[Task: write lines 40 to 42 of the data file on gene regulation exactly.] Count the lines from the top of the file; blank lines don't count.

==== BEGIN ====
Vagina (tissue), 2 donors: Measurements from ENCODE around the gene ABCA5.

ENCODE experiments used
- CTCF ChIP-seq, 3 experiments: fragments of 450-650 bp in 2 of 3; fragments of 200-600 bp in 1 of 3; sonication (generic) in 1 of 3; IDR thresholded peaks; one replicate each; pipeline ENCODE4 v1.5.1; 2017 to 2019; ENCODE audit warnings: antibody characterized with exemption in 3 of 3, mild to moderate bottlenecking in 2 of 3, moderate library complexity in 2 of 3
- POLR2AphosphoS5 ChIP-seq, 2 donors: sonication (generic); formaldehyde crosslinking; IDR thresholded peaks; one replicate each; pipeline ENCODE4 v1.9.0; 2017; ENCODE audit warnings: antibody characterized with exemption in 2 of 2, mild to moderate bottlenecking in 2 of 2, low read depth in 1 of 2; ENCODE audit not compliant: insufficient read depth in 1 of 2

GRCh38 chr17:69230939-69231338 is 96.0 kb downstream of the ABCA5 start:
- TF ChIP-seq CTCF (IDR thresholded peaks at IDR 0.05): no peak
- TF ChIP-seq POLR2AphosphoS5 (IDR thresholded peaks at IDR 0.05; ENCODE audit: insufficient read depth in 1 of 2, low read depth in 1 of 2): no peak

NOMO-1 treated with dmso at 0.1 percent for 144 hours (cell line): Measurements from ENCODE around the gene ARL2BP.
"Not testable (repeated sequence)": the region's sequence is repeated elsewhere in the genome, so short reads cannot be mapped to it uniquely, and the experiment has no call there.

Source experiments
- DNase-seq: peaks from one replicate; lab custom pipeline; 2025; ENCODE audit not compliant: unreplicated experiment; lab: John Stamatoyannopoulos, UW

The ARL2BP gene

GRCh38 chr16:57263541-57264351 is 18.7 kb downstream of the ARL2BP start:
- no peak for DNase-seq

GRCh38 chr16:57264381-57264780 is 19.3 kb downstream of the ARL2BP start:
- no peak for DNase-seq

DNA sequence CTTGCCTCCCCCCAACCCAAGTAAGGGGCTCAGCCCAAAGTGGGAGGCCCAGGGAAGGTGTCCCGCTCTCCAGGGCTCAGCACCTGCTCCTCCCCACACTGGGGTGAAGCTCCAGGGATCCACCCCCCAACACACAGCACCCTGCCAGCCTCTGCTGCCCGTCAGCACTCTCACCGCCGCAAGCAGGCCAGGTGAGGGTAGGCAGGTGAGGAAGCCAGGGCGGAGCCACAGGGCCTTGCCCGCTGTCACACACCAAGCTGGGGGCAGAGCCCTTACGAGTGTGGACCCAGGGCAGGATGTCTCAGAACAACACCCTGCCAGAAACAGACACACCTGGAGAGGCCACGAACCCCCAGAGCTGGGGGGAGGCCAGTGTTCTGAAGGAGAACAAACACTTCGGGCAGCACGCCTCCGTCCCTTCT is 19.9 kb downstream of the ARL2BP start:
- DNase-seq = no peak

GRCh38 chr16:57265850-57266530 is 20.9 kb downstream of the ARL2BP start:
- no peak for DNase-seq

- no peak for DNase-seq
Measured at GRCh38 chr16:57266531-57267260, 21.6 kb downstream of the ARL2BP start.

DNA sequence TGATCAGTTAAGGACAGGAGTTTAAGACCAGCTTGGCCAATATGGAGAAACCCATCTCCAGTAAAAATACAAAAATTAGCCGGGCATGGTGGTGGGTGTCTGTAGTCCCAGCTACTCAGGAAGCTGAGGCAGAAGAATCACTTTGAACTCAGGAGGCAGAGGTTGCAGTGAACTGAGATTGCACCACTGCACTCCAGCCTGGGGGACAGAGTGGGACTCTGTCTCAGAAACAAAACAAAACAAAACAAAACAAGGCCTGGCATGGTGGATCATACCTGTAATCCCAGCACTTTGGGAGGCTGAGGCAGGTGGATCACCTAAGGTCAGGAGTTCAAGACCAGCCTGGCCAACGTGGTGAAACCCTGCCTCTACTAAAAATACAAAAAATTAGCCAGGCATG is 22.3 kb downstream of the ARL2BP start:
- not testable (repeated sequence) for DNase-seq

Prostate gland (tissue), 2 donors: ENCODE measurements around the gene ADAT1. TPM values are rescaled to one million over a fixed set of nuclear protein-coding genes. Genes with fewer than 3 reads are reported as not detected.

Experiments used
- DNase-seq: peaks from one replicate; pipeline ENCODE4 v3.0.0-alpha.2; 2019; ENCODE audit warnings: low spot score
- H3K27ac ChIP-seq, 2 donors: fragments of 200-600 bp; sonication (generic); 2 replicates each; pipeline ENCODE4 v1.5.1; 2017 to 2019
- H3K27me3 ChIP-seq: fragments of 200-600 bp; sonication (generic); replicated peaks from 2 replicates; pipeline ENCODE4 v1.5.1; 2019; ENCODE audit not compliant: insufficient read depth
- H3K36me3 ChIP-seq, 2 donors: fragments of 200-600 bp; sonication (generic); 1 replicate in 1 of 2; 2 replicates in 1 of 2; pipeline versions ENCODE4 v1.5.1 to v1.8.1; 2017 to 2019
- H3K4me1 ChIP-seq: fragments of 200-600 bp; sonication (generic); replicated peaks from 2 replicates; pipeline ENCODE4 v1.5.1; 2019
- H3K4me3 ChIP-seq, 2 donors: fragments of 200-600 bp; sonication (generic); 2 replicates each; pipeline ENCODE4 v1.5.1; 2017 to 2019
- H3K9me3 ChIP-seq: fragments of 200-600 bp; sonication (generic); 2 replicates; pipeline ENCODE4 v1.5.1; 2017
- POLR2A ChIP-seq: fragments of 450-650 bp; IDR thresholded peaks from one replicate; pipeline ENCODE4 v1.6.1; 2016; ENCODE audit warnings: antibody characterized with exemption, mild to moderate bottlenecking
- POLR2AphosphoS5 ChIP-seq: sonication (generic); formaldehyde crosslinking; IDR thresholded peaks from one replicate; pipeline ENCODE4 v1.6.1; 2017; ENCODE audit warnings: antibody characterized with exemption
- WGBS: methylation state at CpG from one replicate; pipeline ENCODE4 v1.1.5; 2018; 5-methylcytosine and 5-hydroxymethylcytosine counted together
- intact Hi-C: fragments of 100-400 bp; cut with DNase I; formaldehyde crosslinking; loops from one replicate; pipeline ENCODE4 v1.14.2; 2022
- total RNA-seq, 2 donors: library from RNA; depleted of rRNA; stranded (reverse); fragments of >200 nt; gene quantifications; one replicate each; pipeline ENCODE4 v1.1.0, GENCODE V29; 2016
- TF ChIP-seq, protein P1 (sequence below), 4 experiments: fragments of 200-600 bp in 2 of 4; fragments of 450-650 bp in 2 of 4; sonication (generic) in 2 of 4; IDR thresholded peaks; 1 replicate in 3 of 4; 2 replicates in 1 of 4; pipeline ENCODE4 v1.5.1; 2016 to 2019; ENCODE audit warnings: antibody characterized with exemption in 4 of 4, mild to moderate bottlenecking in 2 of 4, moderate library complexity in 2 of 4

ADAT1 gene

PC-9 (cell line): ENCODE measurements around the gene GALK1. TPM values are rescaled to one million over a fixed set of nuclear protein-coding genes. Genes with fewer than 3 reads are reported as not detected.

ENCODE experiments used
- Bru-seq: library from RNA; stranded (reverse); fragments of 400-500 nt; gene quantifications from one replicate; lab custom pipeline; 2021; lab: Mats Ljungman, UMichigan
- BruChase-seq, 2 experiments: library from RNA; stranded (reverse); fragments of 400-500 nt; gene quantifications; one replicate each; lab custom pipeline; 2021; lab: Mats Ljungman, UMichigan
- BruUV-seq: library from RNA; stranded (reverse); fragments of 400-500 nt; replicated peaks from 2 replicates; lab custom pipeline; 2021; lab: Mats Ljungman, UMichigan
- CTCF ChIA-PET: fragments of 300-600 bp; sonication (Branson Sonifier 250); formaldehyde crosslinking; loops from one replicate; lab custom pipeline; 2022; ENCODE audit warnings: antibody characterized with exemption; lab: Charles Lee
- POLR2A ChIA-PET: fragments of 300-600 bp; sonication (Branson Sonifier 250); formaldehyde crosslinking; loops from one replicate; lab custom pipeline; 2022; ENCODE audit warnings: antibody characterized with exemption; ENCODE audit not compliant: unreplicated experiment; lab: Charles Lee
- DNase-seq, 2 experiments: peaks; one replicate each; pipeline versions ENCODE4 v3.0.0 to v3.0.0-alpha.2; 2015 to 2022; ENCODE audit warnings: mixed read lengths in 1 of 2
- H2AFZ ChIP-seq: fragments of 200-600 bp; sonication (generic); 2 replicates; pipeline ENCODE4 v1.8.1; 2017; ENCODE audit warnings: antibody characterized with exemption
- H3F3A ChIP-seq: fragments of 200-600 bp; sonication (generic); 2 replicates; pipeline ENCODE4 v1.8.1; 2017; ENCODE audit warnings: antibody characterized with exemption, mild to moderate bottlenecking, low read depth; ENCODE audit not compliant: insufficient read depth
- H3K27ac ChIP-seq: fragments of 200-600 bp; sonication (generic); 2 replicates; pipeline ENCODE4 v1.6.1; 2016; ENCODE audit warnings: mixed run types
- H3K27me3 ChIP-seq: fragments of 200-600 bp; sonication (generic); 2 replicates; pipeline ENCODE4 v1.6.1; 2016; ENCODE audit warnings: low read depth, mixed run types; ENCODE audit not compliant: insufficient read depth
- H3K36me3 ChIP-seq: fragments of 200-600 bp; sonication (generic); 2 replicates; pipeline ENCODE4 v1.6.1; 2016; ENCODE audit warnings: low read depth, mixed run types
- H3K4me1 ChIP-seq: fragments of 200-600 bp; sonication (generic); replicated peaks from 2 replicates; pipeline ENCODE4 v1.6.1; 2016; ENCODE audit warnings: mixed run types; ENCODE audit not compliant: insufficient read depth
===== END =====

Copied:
ADAT1 gene

PC-9 (cell line): ENCODE measurements around the gene GALK1. TPM values are rescaled to one million over a fixed set of nuclear protein-coding genes. Genes with fewer than 3 reads are reported as not detected.

ENCODE experiments used